Of all the organs in the human body, perhaps the most complex and still least understood is the brain. As neuroscientists strive to uncover the mysteries of this remarkable structure, in doing so they can better address ailments and issues that are, at minimum, life altering, and at worst, life threatening.


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One of the major challenges in successfully treating brain issues is the limited opportunity to study a fully functioning human brain in real time. While neuroscientists most often rely on the testing of laboratory animals to study the brain, there’s a new option that’s already making a difference for individual patients and neurosurgery as a whole.

Trial And Error Pre-Op Practice  
By 3D printing models of the layered tissues and vessels that form the cerebral cortex, neurosurgeons get an opportunity to practice critical operations on human brain replicas.

The innovation gives doctors the opportunities to try various approaches to complicated operations and better ensure they’re taking the best course of action when treating a specific issue, such as a brain aneurysm.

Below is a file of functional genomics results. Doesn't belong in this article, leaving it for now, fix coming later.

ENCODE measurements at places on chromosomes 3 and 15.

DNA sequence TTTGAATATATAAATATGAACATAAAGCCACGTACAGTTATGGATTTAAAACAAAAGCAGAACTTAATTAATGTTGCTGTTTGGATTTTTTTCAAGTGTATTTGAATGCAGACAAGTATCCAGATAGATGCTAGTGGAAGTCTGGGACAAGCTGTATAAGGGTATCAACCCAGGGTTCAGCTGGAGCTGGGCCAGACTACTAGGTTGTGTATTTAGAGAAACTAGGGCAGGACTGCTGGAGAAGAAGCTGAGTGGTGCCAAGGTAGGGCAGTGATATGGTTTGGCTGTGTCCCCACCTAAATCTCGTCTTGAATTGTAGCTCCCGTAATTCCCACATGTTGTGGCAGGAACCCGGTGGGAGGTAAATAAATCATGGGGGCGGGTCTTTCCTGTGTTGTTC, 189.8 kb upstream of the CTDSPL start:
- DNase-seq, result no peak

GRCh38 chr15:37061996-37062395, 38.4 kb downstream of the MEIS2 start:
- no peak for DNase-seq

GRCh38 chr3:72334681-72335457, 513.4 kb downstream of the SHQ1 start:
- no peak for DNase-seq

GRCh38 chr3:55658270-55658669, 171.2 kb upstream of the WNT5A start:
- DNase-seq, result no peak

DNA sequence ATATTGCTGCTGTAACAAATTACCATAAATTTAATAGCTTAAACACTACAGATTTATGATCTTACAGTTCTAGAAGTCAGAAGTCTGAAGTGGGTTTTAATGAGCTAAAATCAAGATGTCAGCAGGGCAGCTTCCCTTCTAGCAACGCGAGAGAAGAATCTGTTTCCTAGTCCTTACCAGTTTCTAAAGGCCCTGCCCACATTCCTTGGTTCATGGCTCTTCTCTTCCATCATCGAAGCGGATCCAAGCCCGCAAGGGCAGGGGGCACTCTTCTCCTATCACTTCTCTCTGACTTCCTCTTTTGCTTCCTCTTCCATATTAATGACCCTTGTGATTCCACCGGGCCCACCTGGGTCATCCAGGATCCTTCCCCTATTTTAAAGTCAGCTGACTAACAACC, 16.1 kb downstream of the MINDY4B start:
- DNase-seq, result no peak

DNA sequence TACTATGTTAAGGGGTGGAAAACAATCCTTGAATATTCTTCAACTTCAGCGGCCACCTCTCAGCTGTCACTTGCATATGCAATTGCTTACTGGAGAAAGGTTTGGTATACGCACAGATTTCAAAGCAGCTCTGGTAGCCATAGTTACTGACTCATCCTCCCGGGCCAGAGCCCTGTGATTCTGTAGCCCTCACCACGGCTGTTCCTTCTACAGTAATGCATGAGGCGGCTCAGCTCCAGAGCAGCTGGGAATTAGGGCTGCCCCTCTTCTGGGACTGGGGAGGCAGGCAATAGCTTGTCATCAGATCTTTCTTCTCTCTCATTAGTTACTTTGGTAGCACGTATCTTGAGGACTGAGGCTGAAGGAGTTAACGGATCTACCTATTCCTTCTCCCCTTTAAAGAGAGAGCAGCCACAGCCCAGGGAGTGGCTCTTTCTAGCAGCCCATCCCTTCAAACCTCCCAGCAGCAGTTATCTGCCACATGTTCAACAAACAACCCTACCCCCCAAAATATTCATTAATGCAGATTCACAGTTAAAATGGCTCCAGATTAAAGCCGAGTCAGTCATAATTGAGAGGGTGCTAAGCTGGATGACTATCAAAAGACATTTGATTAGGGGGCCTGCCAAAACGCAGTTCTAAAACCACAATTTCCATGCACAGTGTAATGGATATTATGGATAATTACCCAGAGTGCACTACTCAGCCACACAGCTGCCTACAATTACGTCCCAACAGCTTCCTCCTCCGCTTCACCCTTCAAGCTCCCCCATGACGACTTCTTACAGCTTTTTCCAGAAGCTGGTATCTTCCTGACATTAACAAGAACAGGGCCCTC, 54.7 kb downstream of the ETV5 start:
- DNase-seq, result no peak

Doctors have had the opportunity to perform these types of trail and error practice sessions on silicone models, but newer 3D printed replicas allow for a more accurate representations of the brain. Patient scans can be easily reproduced in 3D polymers, which allows doctors to approach a patient’s unique needs and determine what will work and what will not.

The Merits Of 3D Printed Models 
This trial and error processes is now helping neurosurgeons get a better understanding of what they’ll encounter during a real operation and subsequently allow them to better prepare for it.

3D printed surgical aids are also helping more than neurology patients; hearts, skulls, portions of the skin, and other organs can also be 3D printed from patient scans and used for pre-op practice sessions.

Credit: Nevit

While this approach is not yet widespread in hospitals, the doctors that make use of the technology are proving its merits, which could help widen access for other doctors.

What are your thoughts on this use of 3D printing? Would you feel better knowing surgeon had a chance to practice on a 3D model before you went in for surgery? Tell us what you think in the comments.

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